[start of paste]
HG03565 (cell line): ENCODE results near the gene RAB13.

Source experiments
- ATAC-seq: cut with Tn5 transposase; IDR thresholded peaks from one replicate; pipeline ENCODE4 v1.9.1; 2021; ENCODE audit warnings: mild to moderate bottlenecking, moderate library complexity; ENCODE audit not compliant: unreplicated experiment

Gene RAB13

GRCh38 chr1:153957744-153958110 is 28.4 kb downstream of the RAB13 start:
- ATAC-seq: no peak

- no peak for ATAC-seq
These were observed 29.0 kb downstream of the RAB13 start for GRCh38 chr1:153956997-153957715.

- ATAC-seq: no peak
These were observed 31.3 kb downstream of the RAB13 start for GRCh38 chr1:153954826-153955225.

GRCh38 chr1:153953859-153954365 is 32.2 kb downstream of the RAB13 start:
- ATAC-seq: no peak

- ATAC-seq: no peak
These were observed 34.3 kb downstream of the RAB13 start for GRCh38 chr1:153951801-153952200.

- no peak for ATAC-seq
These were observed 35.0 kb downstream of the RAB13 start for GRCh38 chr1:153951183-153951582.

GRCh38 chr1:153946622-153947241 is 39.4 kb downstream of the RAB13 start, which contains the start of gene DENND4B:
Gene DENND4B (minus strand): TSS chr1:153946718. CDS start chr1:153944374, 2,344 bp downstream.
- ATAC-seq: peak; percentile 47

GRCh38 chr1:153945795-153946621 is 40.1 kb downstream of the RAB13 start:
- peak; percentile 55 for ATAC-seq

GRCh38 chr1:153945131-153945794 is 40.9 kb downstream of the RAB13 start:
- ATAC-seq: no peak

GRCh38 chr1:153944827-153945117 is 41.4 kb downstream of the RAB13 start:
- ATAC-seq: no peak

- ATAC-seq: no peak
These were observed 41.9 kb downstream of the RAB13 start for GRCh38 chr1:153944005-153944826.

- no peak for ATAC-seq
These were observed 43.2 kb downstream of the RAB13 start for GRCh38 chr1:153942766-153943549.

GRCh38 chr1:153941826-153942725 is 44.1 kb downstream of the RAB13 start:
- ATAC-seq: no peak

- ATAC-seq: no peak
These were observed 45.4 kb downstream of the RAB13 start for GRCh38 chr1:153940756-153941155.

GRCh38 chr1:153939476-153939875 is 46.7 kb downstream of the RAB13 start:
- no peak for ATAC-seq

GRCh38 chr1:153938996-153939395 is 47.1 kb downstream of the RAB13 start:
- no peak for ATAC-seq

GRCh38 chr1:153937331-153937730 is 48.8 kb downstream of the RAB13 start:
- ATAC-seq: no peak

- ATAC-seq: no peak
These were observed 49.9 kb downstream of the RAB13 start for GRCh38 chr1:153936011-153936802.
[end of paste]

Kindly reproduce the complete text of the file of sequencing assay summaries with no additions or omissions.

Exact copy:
HG03565 (cell line): ENCODE results near the gene RAB13.

Source experiments
- ATAC-seq: cut with Tn5 transposase; IDR thresholded peaks from one replicate; pipeline ENCODE4 v1.9.1; 2021; ENCODE audit warnings: mild to moderate bottlenecking, moderate library complexity; ENCODE audit not compliant: unreplicated experiment

Gene RAB13

GRCh38 chr1:153957744-153958110 is 28.4 kb downstream of the RAB13 start:
- ATAC-seq: no peak

- no peak for ATAC-seq
These were observed 29.0 kb downstream of the RAB13 start for GRCh38 chr1:153956997-153957715.

- ATAC-seq: no peak
These were observed 31.3 kb downstream of the RAB13 start for GRCh38 chr1:153954826-153955225.

GRCh38 chr1:153953859-153954365 is 32.2 kb downstream of the RAB13 start:
- ATAC-seq: no peak

- ATAC-seq: no peak
These were observed 34.3 kb downstream of the RAB13 start for GRCh38 chr1:153951801-153952200.

- no peak for ATAC-seq
These were observed 35.0 kb downstream of the RAB13 start for GRCh38 chr1:153951183-153951582.

GRCh38 chr1:153946622-153947241 is 39.4 kb downstream of the RAB13 start, which contains the start of gene DENND4B:
Gene DENND4B (minus strand): TSS chr1:153946718. CDS start chr1:153944374, 2,344 bp downstream.
- ATAC-seq: peak; percentile 47

GRCh38 chr1:153945795-153946621 is 40.1 kb downstream of the RAB13 start:
- peak; percentile 55 for ATAC-seq

GRCh38 chr1:153945131-153945794 is 40.9 kb downstream of the RAB13 start:
- ATAC-seq: no peak

GRCh38 chr1:153944827-153945117 is 41.4 kb downstream of the RAB13 start:
- ATAC-seq: no peak

- ATAC-seq: no peak
These were observed 41.9 kb downstream of the RAB13 start for GRCh38 chr1:153944005-153944826.

- no peak for ATAC-seq
These were observed 43.2 kb downstream of the RAB13 start for GRCh38 chr1:153942766-153943549.

GRCh38 chr1:153941826-153942725 is 44.1 kb downstream of the RAB13 start:
- ATAC-seq: no peak

- ATAC-seq: no peak
These were observed 45.4 kb downstream of the RAB13 start for GRCh38 chr1:153940756-153941155.

GRCh38 chr1:153939476-153939875 is 46.7 kb downstream of the RAB13 start:
- no peak for ATAC-seq

GRCh38 chr1:153938996-153939395 is 47.1 kb downstream of the RAB13 start:
- no peak for ATAC-seq

GRCh38 chr1:153937331-153937730 is 48.8 kb downstream of the RAB13 start:
- ATAC-seq: no peak

- ATAC-seq: no peak
These were observed 49.9 kb downstream of the RAB13 start for GRCh38 chr1:153936011-153936802.